Garden Valley Land From School Stuff   The completion of the railroad in 1906 spawned growth in the area and farmers flocked to the area seeking warm weather and good soil both of which were plentiful. They cleared the jungle of trees, planted crops and they built houses in the countryside and in what would become Sweeny.


Around 1908, post plantation days and railroad, a road was built from near the Levi Jordan plantation to the Adamston depot. This old road followed the basic path that FM 524 from Sweeny to four forks does today. We also know that in the 1908-1909 time frame T L Smith built a store and moved in a gin south side of the railroad tracks and the name Adamston was changed to Sweeny.


  Several old pictures of Sweeny area houses have been floating around the internet for some time. Most of them were identified as to the owner, but the date built and location was not. Herein we attempt to document the houses in those pictures, some pictures that have since been uncovered and other old houses known to still be standing for which no historic pictures.



 This is a work in progress. If you have pictures of old Sweeny houses or any information about the ones shown here, PLEASE CONTACT US.  



Note: Clicking on links will take you to  family trees and other information.


  In 1909, Emmet and Louise Rimmer from Missouri bought 400 acres of the John Cummings League along the old road. They built a house, cleared the land and started farming. Their house and farm were featured in the 1911 sales brochure that can be seen here and were also featured in “A Trip Over The County By A Times Man”. Our research suggests this is perhaps the first post plantation/railroad house built in the area and also the oldest post plantation house still standing in the area. Note that Emmet Rimmer was one of the early school trustees as were M J Parten and Dr. Eades. Visit our school page for more. 

  In 1910, M J and Sarah Parten and John C and Mollie Brockman bought 200 and 100 acres respectively south of the Rimmer’s 400 acres and both families built houses. Both are also featured in “A Trip Over The County By A Times Man”. We have no old pictures of either house. The Parten house still stands and may just be the second oldest house still standing in the area.

  In 1914, the Rimmers sell 225 acres to T J and Angelina Arrington which included the house. The delivery of the premises was based on Arrington making a second payment in 1915 which he did. For this reason we think the Arrington’s moved into the Rimmer house around 1915. In 1918 T J sells son John Arrington 120 acres including the house and we think around this time (1918-1919) is when T J built the second house which is still standing. In the 1930’s locals called the old road “Arrington Road”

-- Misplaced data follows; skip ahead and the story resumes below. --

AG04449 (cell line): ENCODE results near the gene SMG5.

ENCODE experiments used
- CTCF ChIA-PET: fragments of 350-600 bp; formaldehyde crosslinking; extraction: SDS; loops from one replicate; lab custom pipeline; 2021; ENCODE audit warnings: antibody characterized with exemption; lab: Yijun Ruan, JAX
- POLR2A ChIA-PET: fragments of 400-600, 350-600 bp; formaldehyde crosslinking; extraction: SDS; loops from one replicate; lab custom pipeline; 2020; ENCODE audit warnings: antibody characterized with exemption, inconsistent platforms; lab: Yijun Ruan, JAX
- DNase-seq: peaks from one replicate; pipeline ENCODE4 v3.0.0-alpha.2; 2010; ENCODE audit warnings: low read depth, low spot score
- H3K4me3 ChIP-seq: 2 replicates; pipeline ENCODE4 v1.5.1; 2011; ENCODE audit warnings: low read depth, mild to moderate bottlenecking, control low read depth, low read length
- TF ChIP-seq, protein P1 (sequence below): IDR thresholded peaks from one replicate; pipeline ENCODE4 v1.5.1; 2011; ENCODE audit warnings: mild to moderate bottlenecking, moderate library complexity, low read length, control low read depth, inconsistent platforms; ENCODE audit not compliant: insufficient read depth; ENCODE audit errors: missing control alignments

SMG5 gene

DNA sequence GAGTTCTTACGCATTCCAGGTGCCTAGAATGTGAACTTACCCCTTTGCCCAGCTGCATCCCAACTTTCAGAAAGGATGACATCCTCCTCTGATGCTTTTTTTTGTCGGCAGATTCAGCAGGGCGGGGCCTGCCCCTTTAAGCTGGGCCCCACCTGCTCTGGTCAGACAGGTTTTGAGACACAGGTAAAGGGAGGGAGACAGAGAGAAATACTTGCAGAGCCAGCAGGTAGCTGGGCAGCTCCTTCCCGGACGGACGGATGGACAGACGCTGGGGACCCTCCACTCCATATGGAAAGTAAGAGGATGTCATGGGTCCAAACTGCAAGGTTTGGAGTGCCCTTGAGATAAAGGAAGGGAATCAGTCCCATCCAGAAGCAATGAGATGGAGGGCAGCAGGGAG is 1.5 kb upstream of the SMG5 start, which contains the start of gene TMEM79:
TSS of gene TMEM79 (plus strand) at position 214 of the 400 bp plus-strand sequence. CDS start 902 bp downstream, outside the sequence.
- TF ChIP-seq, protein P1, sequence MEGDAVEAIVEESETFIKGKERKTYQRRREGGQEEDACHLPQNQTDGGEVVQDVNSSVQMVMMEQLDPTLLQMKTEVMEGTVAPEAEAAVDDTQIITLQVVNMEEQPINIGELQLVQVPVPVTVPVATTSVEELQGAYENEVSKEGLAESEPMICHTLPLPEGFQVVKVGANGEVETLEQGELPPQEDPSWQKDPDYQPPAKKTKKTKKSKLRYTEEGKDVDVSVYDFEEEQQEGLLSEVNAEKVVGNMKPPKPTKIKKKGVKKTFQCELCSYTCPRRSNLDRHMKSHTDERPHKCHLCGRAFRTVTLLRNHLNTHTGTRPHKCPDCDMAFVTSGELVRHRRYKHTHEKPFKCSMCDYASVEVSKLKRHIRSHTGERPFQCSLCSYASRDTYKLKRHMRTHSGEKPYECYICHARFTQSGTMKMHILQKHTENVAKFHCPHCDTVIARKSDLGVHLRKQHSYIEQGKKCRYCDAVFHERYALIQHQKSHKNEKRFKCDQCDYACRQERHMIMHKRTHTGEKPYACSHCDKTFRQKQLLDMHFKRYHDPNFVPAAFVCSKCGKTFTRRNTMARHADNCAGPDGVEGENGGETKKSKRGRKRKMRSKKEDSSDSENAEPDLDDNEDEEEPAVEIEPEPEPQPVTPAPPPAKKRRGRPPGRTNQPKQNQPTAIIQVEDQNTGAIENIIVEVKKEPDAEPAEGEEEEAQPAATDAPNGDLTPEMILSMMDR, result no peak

In 1918, the Rimmers sell 75 acres to Charles and Mabel Ballard and 100 acres to Levi Hankins. The Ballard house is gone, but the Hankins house still stands.


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 Emmet Rimmer House

Image Courtesy of Brazoria County Historical Museum

 John Arrington House

Image Courtesy of Brazoria County Historical Museum

 NewRimmer  CharlesBallard
 Rimmer/Arrington House on Hwy. 524 Today

 Charles Ballard House

Image Courtesy of Brazoria County Historical Museum

 TJArrington  NewTJ

 T J Arrington

Image Courtesy of Brazoria County Historical Museum

 T J Arrington on Hwy 5245 Today
 NewParten  NewHankins
 M J Parten on Hwy 524 Today  Levi Hankins on Hwy 524 Today






Following the platting of the Sweeny town site and surrounding area, Dr. M H Eades bought several lots on Main Street and several in block 42 in 1911. We all know the main street lots are where he built his office which you can read about in our Grab Bag section. The block 42 lots (current location of post office) is where he built his home. It is unclear exactly when he built his home, but it is thought to be around 1912 after living in the hotel owned by Bernard River Land Development Co. on Main Street for a year. Years later the lots and house were bought by Joe Allen Ballard and the house relocated to its current location on Fig Street and remodeled.


Remodeled Eades House on Fig Street Today

Image Google Maps